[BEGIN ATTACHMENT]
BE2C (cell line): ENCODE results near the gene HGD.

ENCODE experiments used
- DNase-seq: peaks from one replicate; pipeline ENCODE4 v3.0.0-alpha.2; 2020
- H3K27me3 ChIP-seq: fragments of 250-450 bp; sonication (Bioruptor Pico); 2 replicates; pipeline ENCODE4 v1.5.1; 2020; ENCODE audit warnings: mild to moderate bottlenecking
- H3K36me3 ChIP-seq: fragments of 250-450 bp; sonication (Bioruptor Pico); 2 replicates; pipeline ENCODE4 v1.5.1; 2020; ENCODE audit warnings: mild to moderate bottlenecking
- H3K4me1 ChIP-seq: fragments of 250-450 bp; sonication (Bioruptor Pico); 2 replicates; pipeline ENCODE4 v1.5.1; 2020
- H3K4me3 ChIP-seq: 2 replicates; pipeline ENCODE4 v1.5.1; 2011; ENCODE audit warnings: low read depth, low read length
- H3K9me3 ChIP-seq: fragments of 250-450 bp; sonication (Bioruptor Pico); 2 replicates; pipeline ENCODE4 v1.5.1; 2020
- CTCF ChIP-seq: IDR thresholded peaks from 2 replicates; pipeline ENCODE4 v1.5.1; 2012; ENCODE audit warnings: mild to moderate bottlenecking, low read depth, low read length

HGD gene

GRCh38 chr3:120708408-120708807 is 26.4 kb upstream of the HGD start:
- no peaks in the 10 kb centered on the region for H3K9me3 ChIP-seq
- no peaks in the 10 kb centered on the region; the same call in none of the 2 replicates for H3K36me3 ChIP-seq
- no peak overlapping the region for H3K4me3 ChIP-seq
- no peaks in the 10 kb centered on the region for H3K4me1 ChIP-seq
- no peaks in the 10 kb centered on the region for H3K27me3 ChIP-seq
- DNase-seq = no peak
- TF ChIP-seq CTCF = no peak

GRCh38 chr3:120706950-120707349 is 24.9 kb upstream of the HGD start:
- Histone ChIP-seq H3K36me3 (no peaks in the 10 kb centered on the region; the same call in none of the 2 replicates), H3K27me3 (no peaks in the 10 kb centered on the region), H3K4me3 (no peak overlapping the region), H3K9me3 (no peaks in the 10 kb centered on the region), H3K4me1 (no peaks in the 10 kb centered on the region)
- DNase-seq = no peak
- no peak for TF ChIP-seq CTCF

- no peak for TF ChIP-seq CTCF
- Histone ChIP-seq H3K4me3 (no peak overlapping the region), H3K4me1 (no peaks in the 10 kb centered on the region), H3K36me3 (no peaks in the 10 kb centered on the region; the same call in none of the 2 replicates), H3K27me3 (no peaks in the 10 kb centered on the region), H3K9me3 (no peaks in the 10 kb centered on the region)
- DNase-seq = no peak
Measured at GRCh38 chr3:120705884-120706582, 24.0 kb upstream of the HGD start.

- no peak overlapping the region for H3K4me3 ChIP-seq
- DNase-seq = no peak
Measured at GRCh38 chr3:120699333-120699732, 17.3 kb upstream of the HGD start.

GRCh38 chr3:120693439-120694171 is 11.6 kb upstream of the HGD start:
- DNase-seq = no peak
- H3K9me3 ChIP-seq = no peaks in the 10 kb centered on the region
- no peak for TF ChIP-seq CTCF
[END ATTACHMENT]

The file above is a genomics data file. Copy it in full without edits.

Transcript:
BE2C (cell line): ENCODE results near the gene HGD.

ENCODE experiments used
- DNase-seq: peaks from one replicate; pipeline ENCODE4 v3.0.0-alpha.2; 2020
- H3K27me3 ChIP-seq: fragments of 250-450 bp; sonication (Bioruptor Pico); 2 replicates; pipeline ENCODE4 v1.5.1; 2020; ENCODE audit warnings: mild to moderate bottlenecking
- H3K36me3 ChIP-seq: fragments of 250-450 bp; sonication (Bioruptor Pico); 2 replicates; pipeline ENCODE4 v1.5.1; 2020; ENCODE audit warnings: mild to moderate bottlenecking
- H3K4me1 ChIP-seq: fragments of 250-450 bp; sonication (Bioruptor Pico); 2 replicates; pipeline ENCODE4 v1.5.1; 2020
- H3K4me3 ChIP-seq: 2 replicates; pipeline ENCODE4 v1.5.1; 2011; ENCODE audit warnings: low read depth, low read length
- H3K9me3 ChIP-seq: fragments of 250-450 bp; sonication (Bioruptor Pico); 2 replicates; pipeline ENCODE4 v1.5.1; 2020
- CTCF ChIP-seq: IDR thresholded peaks from 2 replicates; pipeline ENCODE4 v1.5.1; 2012; ENCODE audit warnings: mild to moderate bottlenecking, low read depth, low read length

HGD gene

GRCh38 chr3:120708408-120708807 is 26.4 kb upstream of the HGD start:
- no peaks in the 10 kb centered on the region for H3K9me3 ChIP-seq
- no peaks in the 10 kb centered on the region; the same call in none of the 2 replicates for H3K36me3 ChIP-seq
- no peak overlapping the region for H3K4me3 ChIP-seq
- no peaks in the 10 kb centered on the region for H3K4me1 ChIP-seq
- no peaks in the 10 kb centered on the region for H3K27me3 ChIP-seq
- DNase-seq = no peak
- TF ChIP-seq CTCF = no peak

GRCh38 chr3:120706950-120707349 is 24.9 kb upstream of the HGD start:
- Histone ChIP-seq H3K36me3 (no peaks in the 10 kb centered on the region; the same call in none of the 2 replicates), H3K27me3 (no peaks in the 10 kb centered on the region), H3K4me3 (no peak overlapping the region), H3K9me3 (no peaks in the 10 kb centered on the region), H3K4me1 (no peaks in the 10 kb centered on the region)
- DNase-seq = no peak
- no peak for TF ChIP-seq CTCF

- no peak for TF ChIP-seq CTCF
- Histone ChIP-seq H3K4me3 (no peak overlapping the region), H3K4me1 (no peaks in the 10 kb centered on the region), H3K36me3 (no peaks in the 10 kb centered on the region; the same call in none of the 2 replicates), H3K27me3 (no peaks in the 10 kb centered on the region), H3K9me3 (no peaks in the 10 kb centered on the region)
- DNase-seq = no peak
Measured at GRCh38 chr3:120705884-120706582, 24.0 kb upstream of the HGD start.

- no peak overlapping the region for H3K4me3 ChIP-seq
- DNase-seq = no peak
Measured at GRCh38 chr3:120699333-120699732, 17.3 kb upstream of the HGD start.

GRCh38 chr3:120693439-120694171 is 11.6 kb upstream of the HGD start:
- DNase-seq = no peak
- H3K9me3 ChIP-seq = no peaks in the 10 kb centered on the region
- no peak for TF ChIP-seq CTCF